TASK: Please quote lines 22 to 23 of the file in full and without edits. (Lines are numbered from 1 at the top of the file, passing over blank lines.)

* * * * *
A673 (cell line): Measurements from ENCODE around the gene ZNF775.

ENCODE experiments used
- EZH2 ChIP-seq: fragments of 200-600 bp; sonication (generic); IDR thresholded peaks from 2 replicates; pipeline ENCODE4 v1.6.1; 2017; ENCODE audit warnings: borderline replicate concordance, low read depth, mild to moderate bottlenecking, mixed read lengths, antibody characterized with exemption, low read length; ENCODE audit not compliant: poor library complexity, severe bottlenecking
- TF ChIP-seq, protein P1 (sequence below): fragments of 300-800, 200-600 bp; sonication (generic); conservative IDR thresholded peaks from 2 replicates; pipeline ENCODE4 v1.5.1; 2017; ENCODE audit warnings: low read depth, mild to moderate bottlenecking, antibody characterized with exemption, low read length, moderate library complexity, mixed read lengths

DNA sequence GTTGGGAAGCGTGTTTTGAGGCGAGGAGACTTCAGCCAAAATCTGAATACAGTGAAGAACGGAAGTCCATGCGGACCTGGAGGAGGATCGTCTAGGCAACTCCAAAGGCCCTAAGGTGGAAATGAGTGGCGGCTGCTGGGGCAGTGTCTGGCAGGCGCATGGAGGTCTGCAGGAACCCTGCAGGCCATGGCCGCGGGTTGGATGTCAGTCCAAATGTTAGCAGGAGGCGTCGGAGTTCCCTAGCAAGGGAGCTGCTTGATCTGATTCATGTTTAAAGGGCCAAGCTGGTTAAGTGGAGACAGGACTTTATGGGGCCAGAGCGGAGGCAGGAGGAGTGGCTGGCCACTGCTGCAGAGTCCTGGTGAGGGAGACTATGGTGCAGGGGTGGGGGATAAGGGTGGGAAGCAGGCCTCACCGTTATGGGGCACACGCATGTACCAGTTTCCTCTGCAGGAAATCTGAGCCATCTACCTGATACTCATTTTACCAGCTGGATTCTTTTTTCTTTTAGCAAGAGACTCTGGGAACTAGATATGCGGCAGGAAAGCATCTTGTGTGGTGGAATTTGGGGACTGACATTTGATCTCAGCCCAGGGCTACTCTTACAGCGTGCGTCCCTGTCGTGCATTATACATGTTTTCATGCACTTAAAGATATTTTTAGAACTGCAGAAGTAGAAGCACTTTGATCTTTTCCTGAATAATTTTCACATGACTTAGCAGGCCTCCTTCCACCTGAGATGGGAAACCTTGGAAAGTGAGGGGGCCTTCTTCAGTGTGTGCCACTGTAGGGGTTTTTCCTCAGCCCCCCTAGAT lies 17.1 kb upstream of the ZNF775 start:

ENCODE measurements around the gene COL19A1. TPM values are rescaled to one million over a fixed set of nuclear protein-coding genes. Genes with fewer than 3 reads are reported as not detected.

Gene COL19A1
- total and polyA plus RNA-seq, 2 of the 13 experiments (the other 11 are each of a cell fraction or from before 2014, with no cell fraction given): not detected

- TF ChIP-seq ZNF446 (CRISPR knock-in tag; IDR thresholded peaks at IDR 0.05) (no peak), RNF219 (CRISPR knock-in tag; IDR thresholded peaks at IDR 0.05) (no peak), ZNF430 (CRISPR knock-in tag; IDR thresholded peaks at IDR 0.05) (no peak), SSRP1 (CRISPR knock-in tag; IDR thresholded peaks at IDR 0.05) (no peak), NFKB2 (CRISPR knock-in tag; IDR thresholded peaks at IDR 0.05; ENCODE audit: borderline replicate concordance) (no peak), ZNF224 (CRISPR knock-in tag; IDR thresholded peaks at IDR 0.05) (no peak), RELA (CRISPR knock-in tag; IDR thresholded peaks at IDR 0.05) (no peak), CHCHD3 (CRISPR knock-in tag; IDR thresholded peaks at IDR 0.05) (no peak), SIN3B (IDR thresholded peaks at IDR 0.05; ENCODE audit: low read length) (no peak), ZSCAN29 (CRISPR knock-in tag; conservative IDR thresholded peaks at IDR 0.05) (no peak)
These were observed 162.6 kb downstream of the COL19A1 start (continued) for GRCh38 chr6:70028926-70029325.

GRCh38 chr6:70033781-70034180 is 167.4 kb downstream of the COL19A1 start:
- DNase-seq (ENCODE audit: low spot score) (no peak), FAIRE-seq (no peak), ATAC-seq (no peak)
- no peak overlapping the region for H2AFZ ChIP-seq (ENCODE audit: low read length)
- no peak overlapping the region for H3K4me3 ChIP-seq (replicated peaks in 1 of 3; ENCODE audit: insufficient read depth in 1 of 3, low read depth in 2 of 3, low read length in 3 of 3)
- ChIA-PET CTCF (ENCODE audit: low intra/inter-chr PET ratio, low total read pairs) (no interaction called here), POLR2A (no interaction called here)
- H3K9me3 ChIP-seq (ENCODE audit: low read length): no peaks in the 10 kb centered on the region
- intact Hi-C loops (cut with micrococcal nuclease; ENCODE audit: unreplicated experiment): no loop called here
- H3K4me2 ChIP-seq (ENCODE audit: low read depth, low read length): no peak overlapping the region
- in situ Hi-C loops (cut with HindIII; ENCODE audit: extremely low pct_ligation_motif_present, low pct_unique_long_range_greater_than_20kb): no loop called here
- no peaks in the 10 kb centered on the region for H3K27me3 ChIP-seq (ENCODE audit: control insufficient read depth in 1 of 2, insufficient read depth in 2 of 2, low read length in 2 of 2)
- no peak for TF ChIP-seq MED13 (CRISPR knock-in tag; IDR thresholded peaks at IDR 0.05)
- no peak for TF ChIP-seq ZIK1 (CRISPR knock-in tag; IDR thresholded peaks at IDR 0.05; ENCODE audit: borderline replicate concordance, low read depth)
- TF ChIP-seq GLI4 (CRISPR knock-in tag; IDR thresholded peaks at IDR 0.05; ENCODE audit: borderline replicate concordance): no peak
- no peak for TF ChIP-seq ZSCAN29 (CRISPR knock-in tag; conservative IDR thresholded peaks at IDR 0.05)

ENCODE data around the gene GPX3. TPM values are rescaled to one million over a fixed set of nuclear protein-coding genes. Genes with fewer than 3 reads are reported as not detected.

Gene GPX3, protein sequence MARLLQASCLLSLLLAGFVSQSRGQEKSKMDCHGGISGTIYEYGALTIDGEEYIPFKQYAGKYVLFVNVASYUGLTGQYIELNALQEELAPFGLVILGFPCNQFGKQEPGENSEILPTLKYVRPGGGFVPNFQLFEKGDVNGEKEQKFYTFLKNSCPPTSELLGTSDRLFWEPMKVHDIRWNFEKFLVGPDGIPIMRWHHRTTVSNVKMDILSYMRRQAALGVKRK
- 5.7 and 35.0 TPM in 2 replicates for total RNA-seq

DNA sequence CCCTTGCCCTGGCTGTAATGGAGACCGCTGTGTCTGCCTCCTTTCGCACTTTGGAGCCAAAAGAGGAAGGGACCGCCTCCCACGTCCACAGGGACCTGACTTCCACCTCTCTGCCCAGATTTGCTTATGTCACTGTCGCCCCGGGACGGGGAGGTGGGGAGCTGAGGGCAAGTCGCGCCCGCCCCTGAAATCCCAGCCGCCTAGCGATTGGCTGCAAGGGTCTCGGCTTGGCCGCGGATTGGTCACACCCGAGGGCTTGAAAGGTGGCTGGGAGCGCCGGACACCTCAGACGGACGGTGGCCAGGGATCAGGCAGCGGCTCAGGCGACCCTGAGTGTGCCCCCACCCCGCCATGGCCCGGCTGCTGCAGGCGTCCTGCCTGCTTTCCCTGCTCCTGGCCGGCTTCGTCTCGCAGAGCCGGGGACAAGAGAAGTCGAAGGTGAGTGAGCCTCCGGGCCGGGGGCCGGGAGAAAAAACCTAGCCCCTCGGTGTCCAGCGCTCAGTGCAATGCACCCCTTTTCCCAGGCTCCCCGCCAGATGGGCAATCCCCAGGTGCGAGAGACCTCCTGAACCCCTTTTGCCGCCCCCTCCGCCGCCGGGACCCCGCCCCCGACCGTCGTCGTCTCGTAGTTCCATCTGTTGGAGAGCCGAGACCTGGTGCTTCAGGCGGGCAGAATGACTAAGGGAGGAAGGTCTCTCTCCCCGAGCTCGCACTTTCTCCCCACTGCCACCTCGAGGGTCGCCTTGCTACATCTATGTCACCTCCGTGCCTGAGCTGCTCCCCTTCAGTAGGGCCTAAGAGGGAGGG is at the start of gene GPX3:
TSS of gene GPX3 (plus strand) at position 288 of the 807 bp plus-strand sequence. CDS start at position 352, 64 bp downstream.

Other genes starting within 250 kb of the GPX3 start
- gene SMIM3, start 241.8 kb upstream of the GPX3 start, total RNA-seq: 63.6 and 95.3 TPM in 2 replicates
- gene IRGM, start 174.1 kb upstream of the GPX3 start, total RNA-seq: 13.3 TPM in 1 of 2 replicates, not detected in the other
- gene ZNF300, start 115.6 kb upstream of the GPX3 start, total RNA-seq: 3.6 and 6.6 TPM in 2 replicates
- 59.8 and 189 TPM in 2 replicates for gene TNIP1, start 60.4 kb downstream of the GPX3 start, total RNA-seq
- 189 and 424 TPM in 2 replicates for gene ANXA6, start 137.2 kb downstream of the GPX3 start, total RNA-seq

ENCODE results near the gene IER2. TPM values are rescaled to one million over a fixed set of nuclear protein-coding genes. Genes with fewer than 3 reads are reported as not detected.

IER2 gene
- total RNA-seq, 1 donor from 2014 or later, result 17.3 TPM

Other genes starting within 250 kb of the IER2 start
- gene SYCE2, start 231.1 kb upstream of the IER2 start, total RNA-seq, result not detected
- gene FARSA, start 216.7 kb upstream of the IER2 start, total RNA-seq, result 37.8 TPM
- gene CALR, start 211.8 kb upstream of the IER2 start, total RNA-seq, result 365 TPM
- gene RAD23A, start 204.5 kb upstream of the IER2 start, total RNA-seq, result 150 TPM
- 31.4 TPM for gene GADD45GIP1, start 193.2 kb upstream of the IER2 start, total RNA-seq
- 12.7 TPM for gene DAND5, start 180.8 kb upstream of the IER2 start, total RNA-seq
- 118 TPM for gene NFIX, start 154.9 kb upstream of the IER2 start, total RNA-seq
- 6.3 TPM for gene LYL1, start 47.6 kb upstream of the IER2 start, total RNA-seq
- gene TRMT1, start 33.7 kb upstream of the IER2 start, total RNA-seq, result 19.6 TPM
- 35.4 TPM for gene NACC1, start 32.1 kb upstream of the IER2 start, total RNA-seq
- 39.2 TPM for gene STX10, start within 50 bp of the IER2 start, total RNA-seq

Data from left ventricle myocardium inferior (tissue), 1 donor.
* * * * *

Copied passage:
- no peak for TF ChIP-seq ZIK1 (CRISPR knock-in tag; IDR thresholded peaks at IDR 0.05; ENCODE audit: borderline replicate concordance, low read depth)
- TF ChIP-seq GLI4 (CRISPR knock-in tag; IDR thresholded peaks at IDR 0.05; ENCODE audit: borderline replicate concordance): no peak